Let’s leave the lakes and ‘48 behind for awhile and mosey to the heartland of the country. Our Pal Jere Sheehan, one of the original founders of the New England Hot Rod Council, just sent us another fabulous package filled with more long lost drag race history. Included were documents from the NHRA circa ‘54 and ‘58 on how to set up and operate a drag strip, how to establish drag race classes and the rules for each. That’s five different documents and 22 pages of to die for info. This stuff is way cool be we also received two more items that are to die for. We present the covers of the Second Annual NHRA National Championship Drags held between August 31 and September 3, 1956 held in Kansas City, Missouri (JSC_022) and the Third Annual NHRA National Championship Drags held between August 30 and September 2, 1957 held in Oklahoma City (JSC_023). There both loaded with great info but what really my m class. That’s five different documents and 22 pages of to die for info. This stuff is way cool be we also received two more items that are to die for. We present the covers of the Second Annual NHRA National Championship Drags held between August 31 and September 3, 1956 held in Kansas City, Missouri (JSC_022) and the Third Annual NHRA National Championship Drags held between August 30 and September 2, 1957 held in Oklahoma City (JSC_023). There both loaded with great info but what really makes them is they list all the event’s pre-entries. This includes the car numbers, entry name, driver and where they came from. Better yet is they called out the year and make of car and ditto for the engine. It’s a researchers dream come true. I guess all we need now is a bunch of pictures from these events to complete our job. Thank you Jere.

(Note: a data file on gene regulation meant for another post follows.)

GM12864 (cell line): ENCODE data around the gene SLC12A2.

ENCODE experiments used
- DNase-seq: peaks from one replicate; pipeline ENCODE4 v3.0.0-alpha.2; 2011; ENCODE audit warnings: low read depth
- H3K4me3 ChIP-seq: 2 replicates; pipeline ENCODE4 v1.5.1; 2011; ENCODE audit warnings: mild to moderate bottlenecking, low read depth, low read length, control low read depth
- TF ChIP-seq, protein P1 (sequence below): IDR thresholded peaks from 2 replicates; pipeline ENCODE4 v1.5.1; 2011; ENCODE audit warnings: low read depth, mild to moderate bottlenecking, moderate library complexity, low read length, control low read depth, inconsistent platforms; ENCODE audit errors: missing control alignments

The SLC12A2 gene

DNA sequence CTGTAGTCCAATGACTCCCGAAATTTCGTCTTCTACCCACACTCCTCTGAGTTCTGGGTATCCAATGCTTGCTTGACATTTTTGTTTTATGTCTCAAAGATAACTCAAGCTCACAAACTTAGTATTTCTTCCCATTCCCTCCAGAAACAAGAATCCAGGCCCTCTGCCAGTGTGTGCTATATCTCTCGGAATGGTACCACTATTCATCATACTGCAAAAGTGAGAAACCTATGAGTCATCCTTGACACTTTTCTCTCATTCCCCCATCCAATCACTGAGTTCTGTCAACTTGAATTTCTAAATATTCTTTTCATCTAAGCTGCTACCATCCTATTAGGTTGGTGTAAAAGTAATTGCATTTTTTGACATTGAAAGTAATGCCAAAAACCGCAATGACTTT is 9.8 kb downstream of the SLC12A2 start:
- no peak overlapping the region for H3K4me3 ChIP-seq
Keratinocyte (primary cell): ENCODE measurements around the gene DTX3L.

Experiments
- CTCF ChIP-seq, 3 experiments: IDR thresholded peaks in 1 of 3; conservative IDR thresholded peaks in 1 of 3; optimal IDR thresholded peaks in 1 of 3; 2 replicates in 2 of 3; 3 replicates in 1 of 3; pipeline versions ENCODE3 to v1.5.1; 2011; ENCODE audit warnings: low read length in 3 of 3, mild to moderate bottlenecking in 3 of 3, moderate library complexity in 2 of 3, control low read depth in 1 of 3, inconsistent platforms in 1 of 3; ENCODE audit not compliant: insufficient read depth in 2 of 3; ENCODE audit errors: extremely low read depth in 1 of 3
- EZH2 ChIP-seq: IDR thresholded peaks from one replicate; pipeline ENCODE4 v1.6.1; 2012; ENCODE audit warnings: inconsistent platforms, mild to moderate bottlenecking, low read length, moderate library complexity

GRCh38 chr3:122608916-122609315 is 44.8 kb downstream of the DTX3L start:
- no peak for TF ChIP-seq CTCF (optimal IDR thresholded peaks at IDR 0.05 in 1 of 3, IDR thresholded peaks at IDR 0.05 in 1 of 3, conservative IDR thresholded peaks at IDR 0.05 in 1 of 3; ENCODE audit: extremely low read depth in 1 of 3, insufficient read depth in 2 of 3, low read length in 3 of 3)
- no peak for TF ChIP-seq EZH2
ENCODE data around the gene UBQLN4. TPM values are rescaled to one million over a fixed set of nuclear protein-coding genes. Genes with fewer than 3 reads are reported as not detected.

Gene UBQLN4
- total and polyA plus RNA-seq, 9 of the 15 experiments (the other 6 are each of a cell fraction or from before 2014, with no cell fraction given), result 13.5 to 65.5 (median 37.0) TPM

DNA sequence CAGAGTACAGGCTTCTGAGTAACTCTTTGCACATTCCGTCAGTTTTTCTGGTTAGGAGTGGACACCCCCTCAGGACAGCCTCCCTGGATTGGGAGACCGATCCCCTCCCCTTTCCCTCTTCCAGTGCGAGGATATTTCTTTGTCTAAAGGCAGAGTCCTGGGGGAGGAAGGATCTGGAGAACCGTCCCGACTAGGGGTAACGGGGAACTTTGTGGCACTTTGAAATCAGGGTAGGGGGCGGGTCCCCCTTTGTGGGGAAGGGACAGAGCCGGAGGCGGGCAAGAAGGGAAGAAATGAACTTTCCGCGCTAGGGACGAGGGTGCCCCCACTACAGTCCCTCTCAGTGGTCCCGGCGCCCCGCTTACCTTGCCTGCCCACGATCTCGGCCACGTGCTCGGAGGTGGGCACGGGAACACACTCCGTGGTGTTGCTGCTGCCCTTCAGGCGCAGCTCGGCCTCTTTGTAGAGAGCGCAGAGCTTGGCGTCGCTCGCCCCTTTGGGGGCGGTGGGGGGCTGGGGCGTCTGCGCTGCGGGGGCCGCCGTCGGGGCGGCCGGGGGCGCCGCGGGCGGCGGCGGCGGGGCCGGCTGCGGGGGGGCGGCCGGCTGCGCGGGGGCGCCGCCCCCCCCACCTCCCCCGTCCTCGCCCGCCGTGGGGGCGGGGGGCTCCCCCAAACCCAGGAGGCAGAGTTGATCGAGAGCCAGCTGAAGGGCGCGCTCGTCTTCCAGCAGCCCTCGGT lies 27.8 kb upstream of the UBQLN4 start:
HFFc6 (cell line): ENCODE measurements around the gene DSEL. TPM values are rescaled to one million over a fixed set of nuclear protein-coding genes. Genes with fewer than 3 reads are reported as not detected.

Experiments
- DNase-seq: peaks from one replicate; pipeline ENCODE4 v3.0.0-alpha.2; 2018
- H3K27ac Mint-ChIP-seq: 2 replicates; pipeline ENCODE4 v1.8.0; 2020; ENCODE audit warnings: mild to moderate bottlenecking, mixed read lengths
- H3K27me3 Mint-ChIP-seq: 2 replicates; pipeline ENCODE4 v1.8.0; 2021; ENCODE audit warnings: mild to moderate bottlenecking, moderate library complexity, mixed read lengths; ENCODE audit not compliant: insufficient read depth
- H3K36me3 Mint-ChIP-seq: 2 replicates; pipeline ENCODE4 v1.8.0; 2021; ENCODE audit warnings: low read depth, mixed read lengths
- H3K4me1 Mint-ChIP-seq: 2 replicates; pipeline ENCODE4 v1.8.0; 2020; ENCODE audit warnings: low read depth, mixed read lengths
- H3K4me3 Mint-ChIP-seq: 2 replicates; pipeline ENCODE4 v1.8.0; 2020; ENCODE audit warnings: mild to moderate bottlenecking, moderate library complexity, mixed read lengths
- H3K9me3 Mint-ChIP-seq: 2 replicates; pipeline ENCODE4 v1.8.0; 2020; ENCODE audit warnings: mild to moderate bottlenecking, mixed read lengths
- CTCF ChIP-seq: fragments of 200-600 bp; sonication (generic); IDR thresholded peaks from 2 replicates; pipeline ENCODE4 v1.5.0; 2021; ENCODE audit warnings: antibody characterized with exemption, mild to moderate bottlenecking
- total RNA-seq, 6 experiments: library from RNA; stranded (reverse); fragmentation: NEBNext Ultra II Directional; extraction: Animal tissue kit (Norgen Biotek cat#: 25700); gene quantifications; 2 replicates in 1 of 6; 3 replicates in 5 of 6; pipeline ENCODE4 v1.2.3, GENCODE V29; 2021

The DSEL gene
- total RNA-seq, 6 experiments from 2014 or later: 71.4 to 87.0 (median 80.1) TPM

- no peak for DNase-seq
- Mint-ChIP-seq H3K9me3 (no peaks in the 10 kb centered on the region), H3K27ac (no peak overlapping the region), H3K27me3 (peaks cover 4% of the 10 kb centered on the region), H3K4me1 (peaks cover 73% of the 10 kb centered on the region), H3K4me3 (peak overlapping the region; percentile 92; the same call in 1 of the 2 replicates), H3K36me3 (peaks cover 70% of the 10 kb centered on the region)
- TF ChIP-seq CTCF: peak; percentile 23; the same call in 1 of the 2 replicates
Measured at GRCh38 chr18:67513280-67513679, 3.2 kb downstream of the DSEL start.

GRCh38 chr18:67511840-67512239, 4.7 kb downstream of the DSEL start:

We always try to keep upbeat around here but it was also bummer week as we learned of the passing of two more of our pioneers, Fred Carillo, and Doug Hartelt. It’s the least we can do to share a couple of pictures and express our sympathy to their families. God Speed fellow Rodders.
First up, let’s take a look at what rests behind the driver’s seat of the number 36 Carillo & Betz 1949 Bonneville entry (DOT_948). We see a Ford V8 fitted with Edelbrock heads and fed by three 97’s. The Class B Lakester (classified as such due to the car having a streamlined nose from a belly tank) was sufficiently fast enough to qualify at a speed of 139.31 mph. The only problem was they couldn’t two way it so the Star & Alger boys went home with the record at 134.73 mph after qualifying at 134.12 mph, some five mph slower than our number 36 car. The chassis was built with WWII PBY Catalina wing struts that were elliptical in shape and made of 4130. Note the front of the generator plate used to carry the fan belt and the lack of any kind of roll-over protection. Drivers had helmets and usually wore t-shirt and jeans.